I started in on Harry early that afternoon. I didn’t even realize that time was passing until the book was suddenly done. Some ridiculous hour of the night glowed on my digital alarm clock when I finally came up for air.

I hadn’t meant to devour the book like that. I immediately started the book again after an hour or two of sleep. I gave it a second read, a little slower this time. Then a third. Fourth. More.

A friend at school had a copy of Harry Potter and the Chamber of Secrets, but she hadn’t read the first volume yet. We swapped books. Before handing mine over, I turned to the front page and wrote my name on it in my best sixth-grade scrawl.

It was the beginning of a love affair with the series. Every book was pre-ordered and scarfed down as soon as it arrived on my doorstep.

When I was older, I moved around a lot. School and my terrible relationship with Jordan took me all over Sacramento. I packed up my books into a sturdy banker’s box and carried them with me. Most of the time, they stayed in a corner of my closet.

The entire Harry Potter series. My grandmother’s 1969 Lord of the Rings paperbacks with the crazy covers. The old copy of The Little Prince that had been a gift to my brother that I appropriated at some point. A few others.

While I was dating Jordan, I didn’t read them, but I took comfort in the fact that they were near.

By keeping them cloistered, I was protecting myself, just a little bit. So many of the things I shared with Jordan were spoiled along the way. My theater. My singing. My music. My writing. I didn’t share my long-loved books. I think they were too precious to me.

Then, one day I came home from work to find that my carefully packed box of books was gone. Just gone.

My entire library had vanished, and my boyfriend was passed out on the living room floor, a handful of empty forties scattered around him.

I eventually left. I packed my bags and got out. Not soon enough, but I got there.

I have always lamented the things that I lost during that time. The costumes, the vintage clothes, the jewelry. The books.

I try not to think of the things that are gone. My heart still aches over anything associated with that relationship, even years after its end. When I do think of those things, though, I hope that someone is enjoying them.

Maybe someone was gifted a piece of my jewelry.

Maybe one of my costumes was a perfect fit.

Perhaps a reader fell in love with The Little Prince. Perhaps someone was able to immerse themselves in my annotated copy of Little Women.

I think of both Jordan and my missing things more often than I would like to admit. Almost every day.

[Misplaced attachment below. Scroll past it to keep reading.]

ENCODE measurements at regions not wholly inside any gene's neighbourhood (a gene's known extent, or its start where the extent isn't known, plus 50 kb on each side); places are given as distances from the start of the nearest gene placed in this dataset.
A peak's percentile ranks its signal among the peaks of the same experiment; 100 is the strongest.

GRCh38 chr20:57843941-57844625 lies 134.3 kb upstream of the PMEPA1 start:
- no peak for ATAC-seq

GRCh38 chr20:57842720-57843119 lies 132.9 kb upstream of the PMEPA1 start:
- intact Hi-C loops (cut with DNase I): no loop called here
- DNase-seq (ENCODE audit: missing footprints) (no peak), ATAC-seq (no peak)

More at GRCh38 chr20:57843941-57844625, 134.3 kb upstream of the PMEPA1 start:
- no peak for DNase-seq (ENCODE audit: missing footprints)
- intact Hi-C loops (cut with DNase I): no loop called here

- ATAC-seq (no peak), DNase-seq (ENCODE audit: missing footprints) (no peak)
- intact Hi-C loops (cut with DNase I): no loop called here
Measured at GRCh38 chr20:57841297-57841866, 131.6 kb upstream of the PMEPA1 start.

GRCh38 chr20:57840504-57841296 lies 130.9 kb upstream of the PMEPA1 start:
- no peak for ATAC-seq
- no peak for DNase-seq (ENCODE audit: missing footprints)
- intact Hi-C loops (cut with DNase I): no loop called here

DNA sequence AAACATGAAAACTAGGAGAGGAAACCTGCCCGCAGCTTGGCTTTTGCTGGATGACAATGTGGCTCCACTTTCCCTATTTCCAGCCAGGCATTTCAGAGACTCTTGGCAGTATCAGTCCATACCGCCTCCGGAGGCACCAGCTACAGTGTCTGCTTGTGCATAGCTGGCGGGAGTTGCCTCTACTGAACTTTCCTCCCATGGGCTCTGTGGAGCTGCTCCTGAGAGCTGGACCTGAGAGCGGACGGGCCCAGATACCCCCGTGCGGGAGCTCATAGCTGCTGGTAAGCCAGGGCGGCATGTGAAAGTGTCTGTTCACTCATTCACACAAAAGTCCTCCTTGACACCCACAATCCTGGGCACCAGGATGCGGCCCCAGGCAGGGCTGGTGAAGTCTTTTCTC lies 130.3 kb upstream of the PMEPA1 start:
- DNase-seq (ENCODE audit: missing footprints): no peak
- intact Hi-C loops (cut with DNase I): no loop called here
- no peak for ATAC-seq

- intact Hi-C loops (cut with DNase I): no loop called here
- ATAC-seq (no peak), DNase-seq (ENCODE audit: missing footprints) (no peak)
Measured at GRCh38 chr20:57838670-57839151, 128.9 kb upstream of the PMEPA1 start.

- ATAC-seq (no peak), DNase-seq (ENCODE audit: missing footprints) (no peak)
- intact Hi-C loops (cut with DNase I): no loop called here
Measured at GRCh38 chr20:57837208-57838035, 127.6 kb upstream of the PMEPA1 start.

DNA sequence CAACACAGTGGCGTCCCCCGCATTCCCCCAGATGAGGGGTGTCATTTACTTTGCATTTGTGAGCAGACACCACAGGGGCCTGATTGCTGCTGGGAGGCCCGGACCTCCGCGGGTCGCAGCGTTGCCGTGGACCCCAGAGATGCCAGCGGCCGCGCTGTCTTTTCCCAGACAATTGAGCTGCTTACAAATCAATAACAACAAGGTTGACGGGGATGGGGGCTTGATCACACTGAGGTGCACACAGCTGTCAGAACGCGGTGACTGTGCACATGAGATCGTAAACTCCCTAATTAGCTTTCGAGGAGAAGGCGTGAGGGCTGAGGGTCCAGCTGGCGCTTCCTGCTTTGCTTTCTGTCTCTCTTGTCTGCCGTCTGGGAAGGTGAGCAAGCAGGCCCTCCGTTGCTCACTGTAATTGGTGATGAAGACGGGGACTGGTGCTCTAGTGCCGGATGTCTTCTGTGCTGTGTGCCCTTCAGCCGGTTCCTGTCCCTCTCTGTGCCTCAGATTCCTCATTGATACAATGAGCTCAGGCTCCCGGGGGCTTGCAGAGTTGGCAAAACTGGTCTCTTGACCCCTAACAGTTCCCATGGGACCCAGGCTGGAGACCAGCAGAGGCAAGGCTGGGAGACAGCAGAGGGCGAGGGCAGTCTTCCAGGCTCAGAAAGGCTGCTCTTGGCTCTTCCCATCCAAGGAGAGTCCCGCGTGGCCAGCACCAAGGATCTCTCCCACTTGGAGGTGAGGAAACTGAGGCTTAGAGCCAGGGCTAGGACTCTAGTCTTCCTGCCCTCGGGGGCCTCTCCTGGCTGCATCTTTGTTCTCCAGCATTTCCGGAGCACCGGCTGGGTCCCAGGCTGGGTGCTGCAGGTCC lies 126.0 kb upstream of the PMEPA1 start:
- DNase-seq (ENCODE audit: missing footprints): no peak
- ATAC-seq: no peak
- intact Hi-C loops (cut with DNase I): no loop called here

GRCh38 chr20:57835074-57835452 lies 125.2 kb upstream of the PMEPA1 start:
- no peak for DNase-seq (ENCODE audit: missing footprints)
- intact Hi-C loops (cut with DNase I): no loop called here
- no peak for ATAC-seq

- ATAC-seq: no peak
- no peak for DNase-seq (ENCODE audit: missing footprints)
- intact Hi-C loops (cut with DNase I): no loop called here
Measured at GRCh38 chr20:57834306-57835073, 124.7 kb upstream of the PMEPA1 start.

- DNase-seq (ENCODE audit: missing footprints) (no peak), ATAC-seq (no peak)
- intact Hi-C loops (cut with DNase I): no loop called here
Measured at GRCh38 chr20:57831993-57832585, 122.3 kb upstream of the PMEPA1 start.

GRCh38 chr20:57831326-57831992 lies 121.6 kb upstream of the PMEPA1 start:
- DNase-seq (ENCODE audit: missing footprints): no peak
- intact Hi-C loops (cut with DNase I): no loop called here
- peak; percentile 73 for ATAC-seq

I miss these things. I wish they were still mine. But since I’ll never find them again, I hope that someone out there is enjoying them.

“So,” Eddie messaged me about a month after purchasing my copy of Harry Potter, “I found another copy of HP 1 today if you’d like yours back. Kind of cool that it would make a full circle.”

I almost burst into tears.

When Eddie told me he had my book, I was so glad that it had found its way to a loving home. That someone I could trust was giving one of my well-loved volumes a safe place to be. A place it would be appreciated.

I would never have told him what happened with Jordan and my vanishing library. I wouldn’t let him know how much it meant to hear that he had my precious book.

A book that I had loved. A book that had kept me company through some of the best and some of the worst parts of my life.

And now. Now, he offered it back to me.

The mailman knocks on the front door and I rush from my desk to answer. Pleasantries are exchanged as I sign for the package, then I hurry back to my room.

The handwriting looks very precise, and I wonder if it’s Eddie’s or his wife’s. It’s addressed to a “Meg ‘Jo’ Masterson.” I smile.

I unwrap the package. The paper crinkles as I pull it away. A somewhat battered cover greets me like an old friend. The familiar gilt letters on the cover gleam in the afternoon sun, and I carefully turn to the first page.

“Meg Masterson” it says in my proud sixth-grade scrawl.

I close the cover, hold the book to my chest, and cry.


One thought on “Provenance

  1. Oh Meg. This is so powerful. I had no idea. I am so sorry you went through this, but so proud of the woman you’ve become. I am honored to know you. And I’m so glad one of your books found it’s way home to you!